Is't there a podcast that goes through the current rules page by page?

[SD] Bob Plisskin
15-04-2009, 02:24
I don't think I'd say that the rules are getting more complicated, but I don't think there's an issue with publishing the notes, especially for those folks who want to read them.

It's not likely to resolve the old RAR vs RAI arguments, but I'm sure the notes would be interesting to people and just as well received for that.

The only caution here is that I'd rather not have to buy more than the rule book and a Codex to play the game and understand the rules.

Perhaps the rulebook could come with a unique code allowing you to register on GWs website and create a profile. There you get access to the designer's notes, register what armies you have etc and they'll provide any FAQs that are relevant making life easier for us all and possibly providing GW with some market research.

Never going to happen but would be a good idea for both company and customer.

holmcross
15-04-2009, 03:17
The blurb on the first few pages about "The Most Important Rule" is pretty much a clause by the designers stating that they know there are inconsistancies in their rules, and they won't ever detail them all, and it's up to you and your opponent to sort out the problems you find.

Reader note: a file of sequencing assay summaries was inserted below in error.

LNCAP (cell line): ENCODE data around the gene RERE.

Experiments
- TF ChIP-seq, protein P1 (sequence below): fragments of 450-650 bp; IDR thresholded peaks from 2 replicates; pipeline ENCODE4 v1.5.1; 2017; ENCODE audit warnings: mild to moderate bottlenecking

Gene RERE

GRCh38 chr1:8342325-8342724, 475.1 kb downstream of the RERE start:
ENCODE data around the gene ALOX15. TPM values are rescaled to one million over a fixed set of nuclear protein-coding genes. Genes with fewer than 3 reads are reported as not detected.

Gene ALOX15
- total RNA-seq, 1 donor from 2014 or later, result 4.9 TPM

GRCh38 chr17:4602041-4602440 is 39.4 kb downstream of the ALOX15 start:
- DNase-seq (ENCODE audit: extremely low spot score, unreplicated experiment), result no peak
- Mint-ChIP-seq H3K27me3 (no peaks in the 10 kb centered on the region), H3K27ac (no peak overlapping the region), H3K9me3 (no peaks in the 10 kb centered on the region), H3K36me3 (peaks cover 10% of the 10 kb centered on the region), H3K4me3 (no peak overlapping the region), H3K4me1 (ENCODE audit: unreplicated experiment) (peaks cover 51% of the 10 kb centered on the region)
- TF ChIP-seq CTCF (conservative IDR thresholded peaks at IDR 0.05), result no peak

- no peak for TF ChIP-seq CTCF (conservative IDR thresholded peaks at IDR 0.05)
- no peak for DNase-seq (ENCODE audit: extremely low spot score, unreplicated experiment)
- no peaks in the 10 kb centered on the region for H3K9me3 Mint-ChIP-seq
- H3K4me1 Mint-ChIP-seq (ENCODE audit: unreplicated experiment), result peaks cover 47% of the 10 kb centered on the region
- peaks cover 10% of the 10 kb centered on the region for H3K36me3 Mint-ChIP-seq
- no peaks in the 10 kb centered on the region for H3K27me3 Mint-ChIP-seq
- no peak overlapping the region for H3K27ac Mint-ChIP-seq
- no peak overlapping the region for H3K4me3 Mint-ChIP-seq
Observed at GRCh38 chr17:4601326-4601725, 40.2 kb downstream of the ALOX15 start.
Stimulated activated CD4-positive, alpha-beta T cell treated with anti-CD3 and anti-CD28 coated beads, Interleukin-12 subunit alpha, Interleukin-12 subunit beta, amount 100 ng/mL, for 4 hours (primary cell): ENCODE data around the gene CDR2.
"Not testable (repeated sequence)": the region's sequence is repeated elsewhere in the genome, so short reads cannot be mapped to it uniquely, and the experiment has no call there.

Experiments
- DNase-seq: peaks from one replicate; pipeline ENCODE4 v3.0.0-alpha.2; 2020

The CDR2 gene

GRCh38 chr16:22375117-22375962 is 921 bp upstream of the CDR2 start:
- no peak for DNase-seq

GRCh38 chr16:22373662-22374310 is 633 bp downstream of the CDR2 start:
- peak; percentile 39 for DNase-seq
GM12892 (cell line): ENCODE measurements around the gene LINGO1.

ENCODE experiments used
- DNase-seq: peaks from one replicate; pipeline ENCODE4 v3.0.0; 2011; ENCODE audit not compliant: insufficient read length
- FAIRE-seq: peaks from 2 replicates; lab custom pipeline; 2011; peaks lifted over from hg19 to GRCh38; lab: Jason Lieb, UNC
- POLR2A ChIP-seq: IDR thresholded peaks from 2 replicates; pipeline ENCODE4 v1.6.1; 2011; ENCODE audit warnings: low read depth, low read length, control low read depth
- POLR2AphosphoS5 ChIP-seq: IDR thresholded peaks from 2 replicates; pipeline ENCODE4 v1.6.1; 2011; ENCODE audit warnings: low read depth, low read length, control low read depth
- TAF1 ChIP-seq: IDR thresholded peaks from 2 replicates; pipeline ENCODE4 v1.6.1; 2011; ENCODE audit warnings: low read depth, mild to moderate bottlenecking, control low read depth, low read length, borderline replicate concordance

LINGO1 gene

The height of laziness. Seriously, what kind of dev team won't even comment on known problems? How long did it take for the rubber hawk questions to be answered? The whole of 3rd edition?

Let the players work it out? Thats the worst idea possible: players will always angle towards a direction that helps them win and RAI be damned.

Imagine if CCG companies never answered questions about sketchy areas in the rules, or if they never bothered to release any erratta. They manage to do these things and more, and they have much, MUCH more to consider in the play testing contest (interaction between cards, past and present).

Designer notes aren't really even needed if they kept something other then a once a year (if we're lucky) correspondence regarded known problems and questions with the gaming community.

There are many simple things that GW could impliment which wouldn't even increase their overhead cost.

My friend and I have a theory that there are only 3 employees working at GW HQ, of which one is the receptionist.